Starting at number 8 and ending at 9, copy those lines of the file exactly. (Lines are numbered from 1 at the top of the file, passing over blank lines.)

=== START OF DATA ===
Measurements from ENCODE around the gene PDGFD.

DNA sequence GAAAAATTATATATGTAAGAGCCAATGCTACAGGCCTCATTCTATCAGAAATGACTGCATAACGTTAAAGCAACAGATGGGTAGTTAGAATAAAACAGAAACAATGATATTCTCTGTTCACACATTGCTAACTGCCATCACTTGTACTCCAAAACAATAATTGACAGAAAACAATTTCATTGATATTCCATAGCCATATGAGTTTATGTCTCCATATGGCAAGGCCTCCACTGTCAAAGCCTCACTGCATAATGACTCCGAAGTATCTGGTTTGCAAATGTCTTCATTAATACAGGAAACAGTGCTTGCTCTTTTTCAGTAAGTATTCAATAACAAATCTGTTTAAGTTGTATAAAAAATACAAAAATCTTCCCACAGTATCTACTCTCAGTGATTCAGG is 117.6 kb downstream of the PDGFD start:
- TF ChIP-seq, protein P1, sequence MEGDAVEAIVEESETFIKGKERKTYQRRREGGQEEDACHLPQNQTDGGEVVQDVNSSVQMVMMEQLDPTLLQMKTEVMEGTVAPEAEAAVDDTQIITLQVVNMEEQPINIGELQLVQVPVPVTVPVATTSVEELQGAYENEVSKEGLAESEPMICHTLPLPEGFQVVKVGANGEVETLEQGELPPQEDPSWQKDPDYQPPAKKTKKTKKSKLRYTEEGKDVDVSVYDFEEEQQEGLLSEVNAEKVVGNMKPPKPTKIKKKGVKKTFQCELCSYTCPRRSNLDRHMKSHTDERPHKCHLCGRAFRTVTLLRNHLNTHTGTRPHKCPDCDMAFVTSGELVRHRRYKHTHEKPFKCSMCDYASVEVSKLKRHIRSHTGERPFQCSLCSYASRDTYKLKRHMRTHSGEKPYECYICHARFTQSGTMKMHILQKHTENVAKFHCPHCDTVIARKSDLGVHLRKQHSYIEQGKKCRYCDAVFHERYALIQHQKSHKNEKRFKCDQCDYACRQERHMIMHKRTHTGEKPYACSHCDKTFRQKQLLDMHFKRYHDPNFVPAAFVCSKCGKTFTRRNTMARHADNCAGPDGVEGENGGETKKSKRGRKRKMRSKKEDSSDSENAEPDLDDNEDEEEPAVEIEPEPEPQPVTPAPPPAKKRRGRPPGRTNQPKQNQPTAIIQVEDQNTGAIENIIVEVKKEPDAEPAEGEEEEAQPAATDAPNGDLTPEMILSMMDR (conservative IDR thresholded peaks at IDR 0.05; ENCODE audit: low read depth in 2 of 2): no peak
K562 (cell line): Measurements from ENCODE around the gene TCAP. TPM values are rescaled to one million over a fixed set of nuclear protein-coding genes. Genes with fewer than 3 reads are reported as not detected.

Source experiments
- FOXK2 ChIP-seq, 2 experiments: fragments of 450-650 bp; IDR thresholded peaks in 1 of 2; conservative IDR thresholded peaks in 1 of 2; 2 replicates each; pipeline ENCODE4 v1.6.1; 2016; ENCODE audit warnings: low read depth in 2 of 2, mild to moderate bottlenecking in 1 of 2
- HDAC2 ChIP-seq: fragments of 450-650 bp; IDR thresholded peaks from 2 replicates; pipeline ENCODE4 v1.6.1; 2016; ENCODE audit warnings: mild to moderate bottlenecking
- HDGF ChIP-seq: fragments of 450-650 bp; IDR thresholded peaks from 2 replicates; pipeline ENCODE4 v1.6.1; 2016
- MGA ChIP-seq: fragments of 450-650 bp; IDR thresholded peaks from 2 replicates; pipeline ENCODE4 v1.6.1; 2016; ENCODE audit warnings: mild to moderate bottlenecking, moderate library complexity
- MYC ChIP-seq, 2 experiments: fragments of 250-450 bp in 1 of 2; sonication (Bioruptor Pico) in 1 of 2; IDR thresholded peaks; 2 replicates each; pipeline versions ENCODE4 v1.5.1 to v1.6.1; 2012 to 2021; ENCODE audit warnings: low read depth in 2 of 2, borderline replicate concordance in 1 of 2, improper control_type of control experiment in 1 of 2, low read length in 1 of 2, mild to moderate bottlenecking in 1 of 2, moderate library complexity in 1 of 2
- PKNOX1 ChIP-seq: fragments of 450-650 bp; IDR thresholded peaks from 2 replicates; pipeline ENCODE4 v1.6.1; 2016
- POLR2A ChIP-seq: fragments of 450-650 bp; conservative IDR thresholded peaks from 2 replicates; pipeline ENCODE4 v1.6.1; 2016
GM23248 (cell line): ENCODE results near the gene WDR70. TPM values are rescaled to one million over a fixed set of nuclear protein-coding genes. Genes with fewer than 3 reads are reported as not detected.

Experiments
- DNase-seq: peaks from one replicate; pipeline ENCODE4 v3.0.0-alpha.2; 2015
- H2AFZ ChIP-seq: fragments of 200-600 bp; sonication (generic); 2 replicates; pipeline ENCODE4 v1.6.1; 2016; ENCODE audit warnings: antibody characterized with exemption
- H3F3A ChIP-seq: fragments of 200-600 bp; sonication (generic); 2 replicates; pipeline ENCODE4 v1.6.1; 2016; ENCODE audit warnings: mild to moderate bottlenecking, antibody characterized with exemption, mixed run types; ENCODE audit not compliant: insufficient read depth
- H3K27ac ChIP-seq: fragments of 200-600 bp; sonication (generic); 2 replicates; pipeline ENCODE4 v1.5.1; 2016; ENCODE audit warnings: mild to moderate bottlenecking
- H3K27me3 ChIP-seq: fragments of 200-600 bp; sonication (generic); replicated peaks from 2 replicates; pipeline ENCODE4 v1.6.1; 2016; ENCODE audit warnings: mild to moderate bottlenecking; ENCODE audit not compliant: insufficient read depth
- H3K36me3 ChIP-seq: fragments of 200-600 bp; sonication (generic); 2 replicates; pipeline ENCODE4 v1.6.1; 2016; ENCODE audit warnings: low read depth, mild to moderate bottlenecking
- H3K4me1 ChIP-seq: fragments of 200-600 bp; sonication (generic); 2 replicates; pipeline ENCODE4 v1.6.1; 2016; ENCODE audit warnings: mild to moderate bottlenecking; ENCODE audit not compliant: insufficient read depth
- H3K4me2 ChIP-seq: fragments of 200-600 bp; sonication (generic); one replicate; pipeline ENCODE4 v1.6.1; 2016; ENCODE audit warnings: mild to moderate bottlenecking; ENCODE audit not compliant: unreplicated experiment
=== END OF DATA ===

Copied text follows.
- HDGF ChIP-seq: fragments of 450-650 bp; IDR thresholded peaks from 2 replicates; pipeline ENCODE4 v1.6.1; 2016
- MGA ChIP-seq: fragments of 450-650 bp; IDR thresholded peaks from 2 replicates; pipeline ENCODE4 v1.6.1; 2016; ENCODE audit warnings: mild to moderate bottlenecking, moderate library complexity